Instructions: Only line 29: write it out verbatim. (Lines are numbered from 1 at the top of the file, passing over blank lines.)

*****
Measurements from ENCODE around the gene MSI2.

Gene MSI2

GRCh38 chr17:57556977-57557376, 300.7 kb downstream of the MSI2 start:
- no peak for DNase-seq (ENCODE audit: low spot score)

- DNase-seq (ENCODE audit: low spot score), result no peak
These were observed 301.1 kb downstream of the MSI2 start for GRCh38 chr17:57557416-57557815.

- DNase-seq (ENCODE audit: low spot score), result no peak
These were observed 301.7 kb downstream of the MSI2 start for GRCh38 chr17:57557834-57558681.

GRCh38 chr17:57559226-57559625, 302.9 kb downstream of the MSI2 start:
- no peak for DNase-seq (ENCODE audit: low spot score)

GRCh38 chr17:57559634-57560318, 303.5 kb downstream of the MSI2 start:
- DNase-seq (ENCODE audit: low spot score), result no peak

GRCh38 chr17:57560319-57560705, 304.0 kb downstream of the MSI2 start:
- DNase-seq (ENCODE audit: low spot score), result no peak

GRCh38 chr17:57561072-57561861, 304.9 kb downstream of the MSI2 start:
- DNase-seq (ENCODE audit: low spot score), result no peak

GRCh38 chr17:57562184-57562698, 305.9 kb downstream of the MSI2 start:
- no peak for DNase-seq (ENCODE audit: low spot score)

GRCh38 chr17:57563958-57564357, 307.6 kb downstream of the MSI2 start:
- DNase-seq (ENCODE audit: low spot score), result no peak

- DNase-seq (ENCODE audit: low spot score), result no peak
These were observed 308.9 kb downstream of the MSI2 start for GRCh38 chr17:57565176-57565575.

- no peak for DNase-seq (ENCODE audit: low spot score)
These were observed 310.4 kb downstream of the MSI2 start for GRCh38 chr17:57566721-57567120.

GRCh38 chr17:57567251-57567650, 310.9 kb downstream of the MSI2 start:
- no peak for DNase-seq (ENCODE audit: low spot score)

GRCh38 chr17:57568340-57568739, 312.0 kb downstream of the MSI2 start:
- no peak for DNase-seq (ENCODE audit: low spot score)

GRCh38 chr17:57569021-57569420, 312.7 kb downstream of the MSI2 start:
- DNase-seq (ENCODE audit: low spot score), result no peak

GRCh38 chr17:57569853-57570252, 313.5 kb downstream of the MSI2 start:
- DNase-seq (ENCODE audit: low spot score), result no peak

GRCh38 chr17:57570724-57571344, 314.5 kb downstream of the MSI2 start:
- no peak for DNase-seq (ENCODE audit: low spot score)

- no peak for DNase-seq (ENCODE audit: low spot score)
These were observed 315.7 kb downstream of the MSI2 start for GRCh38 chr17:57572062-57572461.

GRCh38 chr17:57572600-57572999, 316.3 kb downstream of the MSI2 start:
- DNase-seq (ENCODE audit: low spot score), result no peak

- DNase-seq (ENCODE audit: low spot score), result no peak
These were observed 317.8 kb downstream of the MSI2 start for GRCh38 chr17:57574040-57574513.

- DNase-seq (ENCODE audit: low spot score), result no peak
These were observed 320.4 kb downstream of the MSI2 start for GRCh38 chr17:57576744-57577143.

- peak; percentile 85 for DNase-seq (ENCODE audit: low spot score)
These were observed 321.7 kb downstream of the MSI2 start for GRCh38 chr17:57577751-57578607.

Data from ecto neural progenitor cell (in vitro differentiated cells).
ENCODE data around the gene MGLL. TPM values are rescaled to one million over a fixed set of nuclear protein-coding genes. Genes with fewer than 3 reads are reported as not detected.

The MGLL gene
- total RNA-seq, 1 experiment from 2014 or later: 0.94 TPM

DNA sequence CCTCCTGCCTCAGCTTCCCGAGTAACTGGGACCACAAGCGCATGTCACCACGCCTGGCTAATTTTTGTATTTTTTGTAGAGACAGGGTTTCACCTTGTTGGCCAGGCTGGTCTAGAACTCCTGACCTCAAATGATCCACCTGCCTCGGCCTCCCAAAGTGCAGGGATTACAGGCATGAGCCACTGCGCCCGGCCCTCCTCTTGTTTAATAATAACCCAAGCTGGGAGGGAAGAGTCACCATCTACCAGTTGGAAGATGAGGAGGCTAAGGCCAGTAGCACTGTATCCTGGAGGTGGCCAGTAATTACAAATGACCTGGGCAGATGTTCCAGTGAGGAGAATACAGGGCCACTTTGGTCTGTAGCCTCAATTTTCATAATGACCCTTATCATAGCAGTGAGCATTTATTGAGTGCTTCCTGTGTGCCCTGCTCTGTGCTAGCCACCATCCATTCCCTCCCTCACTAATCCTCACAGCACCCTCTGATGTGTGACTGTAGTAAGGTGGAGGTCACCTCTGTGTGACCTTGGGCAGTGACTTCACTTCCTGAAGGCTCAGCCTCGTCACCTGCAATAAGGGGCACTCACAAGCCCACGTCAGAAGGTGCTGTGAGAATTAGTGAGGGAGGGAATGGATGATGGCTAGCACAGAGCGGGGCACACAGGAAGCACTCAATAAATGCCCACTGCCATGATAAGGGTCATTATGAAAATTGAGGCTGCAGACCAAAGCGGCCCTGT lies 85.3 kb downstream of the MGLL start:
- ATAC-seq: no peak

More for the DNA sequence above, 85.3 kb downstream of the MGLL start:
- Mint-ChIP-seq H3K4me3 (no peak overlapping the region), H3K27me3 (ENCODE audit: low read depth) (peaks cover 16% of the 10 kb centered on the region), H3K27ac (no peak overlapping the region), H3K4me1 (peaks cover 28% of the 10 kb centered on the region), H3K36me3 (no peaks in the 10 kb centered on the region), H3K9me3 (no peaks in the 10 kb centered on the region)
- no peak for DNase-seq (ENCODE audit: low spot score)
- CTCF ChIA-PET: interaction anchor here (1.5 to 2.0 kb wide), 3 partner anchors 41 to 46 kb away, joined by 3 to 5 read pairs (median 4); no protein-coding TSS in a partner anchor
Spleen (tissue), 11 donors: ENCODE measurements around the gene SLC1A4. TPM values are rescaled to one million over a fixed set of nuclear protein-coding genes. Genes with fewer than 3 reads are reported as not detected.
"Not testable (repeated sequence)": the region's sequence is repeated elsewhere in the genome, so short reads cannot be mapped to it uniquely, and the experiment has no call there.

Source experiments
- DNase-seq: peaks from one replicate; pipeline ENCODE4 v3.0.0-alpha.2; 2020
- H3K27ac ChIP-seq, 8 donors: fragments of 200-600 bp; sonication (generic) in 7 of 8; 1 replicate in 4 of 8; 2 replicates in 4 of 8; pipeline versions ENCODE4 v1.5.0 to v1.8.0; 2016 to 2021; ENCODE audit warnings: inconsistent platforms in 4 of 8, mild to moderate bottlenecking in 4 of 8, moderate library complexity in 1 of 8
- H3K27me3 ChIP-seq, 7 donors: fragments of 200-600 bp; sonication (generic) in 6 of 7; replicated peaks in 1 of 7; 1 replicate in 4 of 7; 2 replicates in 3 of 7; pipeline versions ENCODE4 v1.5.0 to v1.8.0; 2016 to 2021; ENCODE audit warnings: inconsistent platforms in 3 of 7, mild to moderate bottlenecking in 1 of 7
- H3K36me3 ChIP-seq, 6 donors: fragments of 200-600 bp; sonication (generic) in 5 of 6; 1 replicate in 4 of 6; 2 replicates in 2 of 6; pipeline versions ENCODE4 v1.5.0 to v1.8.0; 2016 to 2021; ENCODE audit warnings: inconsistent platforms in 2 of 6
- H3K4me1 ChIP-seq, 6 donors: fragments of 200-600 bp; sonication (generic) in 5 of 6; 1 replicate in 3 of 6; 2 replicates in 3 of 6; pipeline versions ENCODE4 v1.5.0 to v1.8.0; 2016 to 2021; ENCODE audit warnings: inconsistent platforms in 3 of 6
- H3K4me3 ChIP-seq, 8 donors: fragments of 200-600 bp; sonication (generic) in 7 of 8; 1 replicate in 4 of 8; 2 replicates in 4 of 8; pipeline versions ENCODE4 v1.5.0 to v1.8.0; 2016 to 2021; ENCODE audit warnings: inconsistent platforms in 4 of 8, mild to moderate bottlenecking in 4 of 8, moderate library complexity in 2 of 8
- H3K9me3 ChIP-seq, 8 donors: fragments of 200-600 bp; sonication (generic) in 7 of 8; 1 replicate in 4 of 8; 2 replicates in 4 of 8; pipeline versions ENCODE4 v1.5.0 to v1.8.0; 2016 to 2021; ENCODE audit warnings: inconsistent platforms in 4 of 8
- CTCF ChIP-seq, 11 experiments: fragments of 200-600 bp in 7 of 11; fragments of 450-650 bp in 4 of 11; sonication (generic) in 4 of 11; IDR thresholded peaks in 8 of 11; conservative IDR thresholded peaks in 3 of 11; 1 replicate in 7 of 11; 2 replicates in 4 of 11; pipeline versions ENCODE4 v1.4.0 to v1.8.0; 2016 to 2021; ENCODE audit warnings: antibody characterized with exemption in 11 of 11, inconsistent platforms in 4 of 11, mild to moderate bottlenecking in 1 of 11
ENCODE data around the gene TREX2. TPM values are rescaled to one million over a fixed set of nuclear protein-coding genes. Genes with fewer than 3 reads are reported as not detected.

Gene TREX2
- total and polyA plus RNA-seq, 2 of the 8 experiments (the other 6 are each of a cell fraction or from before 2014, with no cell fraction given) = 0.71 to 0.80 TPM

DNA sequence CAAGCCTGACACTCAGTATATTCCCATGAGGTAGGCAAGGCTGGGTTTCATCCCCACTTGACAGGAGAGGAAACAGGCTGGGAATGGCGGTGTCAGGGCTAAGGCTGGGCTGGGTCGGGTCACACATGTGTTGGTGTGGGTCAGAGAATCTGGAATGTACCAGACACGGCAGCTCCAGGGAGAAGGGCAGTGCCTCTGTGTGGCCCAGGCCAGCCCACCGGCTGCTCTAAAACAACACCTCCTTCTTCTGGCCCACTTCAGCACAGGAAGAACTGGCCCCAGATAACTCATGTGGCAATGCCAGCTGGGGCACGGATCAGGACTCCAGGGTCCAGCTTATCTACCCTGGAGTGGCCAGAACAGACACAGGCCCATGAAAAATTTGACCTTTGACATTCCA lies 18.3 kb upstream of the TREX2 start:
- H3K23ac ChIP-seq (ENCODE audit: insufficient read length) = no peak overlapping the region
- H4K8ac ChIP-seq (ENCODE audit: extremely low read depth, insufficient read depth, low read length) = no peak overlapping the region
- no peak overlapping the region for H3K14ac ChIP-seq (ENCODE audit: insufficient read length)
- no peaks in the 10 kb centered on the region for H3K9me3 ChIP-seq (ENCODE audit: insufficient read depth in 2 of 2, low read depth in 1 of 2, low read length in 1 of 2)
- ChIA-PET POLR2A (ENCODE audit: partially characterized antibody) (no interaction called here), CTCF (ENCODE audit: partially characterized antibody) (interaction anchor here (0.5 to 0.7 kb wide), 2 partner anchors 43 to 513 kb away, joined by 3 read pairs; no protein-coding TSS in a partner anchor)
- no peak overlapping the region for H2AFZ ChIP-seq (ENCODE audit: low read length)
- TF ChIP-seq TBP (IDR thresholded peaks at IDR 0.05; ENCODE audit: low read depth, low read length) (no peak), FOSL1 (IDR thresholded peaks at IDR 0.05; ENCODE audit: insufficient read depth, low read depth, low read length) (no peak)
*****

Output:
GRCh38 chr17:57569021-57569420, 312.7 kb downstream of the MSI2 start: